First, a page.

Virologist Joseph Li's lab at Utah State University may be a long way from Asia-culturally and geographically-but Li and his colleagues in the Society of Chinese Bioscientists in America (SCBA) know that goals like advancing biological and medical knowledge transcend all sorts of intellectual and political boundaries.
Li recently returned from the SCBA's 12th Biennial International Symposium which he has organized at the Academia Sinica in Taipei, Taiwan. Over 1,500 scientists gathered for five days of sharing their most current work related to the meeting's theme, "Science for a Healthier and Better Life." Session topics ranged from structural biology to cancer research, from neurobiology to aquaculture, and from epigenetics to infectious diseases, all supporting the society's aim of advancing biology and strengthening cooperation among scientists in the U.S. and Asia.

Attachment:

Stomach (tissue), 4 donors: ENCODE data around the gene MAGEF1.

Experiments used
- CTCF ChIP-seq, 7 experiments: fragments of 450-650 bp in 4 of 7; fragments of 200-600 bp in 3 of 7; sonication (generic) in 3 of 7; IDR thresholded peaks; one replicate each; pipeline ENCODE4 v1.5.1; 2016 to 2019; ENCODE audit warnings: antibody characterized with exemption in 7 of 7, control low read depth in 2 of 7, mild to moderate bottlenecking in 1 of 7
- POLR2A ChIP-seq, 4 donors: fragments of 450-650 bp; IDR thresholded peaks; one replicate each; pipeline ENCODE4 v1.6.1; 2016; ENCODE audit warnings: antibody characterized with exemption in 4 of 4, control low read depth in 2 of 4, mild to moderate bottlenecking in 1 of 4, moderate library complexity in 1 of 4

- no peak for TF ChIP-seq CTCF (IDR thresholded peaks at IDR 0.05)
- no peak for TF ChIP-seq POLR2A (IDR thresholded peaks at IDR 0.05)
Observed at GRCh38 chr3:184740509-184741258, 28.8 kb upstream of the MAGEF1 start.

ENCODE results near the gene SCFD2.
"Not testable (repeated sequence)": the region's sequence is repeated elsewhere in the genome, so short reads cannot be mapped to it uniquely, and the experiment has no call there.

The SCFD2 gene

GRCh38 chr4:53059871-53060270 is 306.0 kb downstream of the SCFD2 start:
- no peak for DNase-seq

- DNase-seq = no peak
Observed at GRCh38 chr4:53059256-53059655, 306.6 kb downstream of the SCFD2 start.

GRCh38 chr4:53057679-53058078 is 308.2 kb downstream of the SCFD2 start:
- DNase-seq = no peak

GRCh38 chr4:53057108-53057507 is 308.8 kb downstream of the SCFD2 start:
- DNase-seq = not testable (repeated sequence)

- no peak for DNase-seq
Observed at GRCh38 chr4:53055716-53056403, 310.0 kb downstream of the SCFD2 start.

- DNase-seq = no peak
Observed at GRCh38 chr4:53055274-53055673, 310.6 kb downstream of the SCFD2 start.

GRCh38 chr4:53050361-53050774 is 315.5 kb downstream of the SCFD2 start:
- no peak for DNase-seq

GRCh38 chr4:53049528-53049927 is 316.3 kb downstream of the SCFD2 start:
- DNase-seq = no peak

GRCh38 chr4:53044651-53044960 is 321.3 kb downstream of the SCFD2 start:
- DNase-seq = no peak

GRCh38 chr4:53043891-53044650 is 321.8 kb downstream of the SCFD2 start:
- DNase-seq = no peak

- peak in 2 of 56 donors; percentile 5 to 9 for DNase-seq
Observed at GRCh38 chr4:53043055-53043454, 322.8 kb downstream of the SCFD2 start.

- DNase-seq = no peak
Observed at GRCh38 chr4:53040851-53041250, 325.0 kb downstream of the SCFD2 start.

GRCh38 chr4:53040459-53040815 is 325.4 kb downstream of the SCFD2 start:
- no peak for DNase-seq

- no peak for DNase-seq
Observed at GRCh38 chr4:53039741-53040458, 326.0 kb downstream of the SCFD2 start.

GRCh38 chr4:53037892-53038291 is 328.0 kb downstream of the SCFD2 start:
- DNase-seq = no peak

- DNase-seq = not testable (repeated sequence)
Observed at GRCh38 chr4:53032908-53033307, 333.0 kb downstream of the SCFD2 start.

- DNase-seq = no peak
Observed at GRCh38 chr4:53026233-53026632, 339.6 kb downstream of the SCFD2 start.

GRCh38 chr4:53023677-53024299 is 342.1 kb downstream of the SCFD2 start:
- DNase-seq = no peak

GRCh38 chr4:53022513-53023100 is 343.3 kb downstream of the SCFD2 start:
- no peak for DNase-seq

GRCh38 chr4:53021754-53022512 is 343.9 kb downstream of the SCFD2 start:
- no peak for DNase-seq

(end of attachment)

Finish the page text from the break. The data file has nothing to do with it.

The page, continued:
In an interview with Science magazine, Li said the 25-year-old society has contributed significantly to efforts to get scientists and leaders in many Asian regions to give health and environmental issues greater attention. Li and his colleagues anticipate dramatic scientific progress in Hong Kong, Singapore, Taiwan and mainland China over the next decade and will continue act as liaisons between scientists there and in the U.S., promoting the scientific rigor, educational opportunities and collaborative research that will benefit people worldwide.
Among the SCBA's objectives are facilitating networking among members, improving occupational opportunities, advancing knowledge and establishing a spirit of fraternity and international cooperation. As one of the SCBA Founders, Li has also served as the SCBA Executive Director since he joined the faculty at USU.
For more information about the SCBA, visit their website at http://www.scbasociety.org.